- Album name: The Circle Game
- Artist name: Tom Rush
- Year: 1968
- Number of discs: one
- Label: Elektra Records
- Collection: Brenner / Gessner
- Who owned it: I think this could have belonged to either of my parents.
- Buy it on Amazon: $11.75
Level of familiarity before listening
I’m vaguely familiar with Tom Rush as a folk musician, and he made an appearance on The Bitter End Years (1974), but I don’t know much about him, and also might have mentally conflated him with Mark Rudd. Oops!
What I expected
Folk, maybe folk rock.
Also, the credits indicate that The Circle Game is the Joni Mitchell song from Ladies of the Canyon (1970) and Miles of Aisles (1974), and Something in the Way She Moves is the James Taylor song from James Taylor (1968).
What it was actually like
This was not really a folk record, and was mostly a collection of cover songs (with a bunch of originals, too) done in a country-influenced folk rock style.
The opening notes of Something in the Way She Moves sounded like a tribute to Bob Dylan, but it quickly turned into a fast, fun blues rock song with a great rhythm that was vastly better than James Taylor’s version, though still nothing at all like George Harrison’s song.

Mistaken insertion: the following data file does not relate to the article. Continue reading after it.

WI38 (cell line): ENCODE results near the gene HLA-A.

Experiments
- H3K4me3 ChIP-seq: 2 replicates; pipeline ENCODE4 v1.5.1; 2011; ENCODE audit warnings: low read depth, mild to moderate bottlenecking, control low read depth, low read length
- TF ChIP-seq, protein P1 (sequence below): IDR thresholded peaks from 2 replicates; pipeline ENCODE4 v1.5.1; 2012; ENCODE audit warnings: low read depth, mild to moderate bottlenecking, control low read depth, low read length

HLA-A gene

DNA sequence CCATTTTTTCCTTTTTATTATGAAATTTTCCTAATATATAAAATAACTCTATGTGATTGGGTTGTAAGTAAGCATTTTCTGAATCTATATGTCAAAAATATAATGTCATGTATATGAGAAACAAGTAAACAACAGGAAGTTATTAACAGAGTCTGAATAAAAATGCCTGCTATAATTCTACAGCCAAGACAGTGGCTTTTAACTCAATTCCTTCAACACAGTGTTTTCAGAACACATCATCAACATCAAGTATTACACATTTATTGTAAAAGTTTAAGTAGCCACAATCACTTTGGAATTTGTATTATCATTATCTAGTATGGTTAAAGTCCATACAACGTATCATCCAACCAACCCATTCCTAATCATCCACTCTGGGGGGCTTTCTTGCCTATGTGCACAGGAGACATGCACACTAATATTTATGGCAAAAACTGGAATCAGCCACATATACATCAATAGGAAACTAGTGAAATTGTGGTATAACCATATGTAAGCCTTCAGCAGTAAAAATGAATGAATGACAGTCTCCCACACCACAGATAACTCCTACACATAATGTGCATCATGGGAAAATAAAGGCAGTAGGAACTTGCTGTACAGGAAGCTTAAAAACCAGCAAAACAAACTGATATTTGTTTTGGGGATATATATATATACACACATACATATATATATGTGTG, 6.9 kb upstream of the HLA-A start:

This version of Sunshine, Sunshine, another James Taylor song, was easy listening and totally forgettable.
I strongly disliked Rush’s version of the title track The Circle Game, which not only did not sound like the original (no great sin), but kind of reminded me of William Shatner’s version of Lucy In The Sky With Diamonds.
Rush’s version of Urge for Going, another Joni Mitchell song, sounded like a Gordon Lightfoot song because he used Lightfoot’s annoying vocal style.
The weirdest song on the record was probably The Glory of Love. It really was not bad, but was just a rather poor version of a Benny Goodman classic (here’s Peggy Lee, Benny Goodman & Ella Fitzgerald doing it, and here’s The Five Keys).
I did like his upbeat version of the Charlie Rich song So Long, however, especially its country rhythm guitar (here’s the original).
Rockport Sunday was a guitar instrumental that sounded like Neil Young a bit, or at least reminded me of him, and No Regrets also reminded me slightly of Neil Young – but from the era when he was not making good music, probably the late 1970s or 1980s.
3/5: interesting, but not for me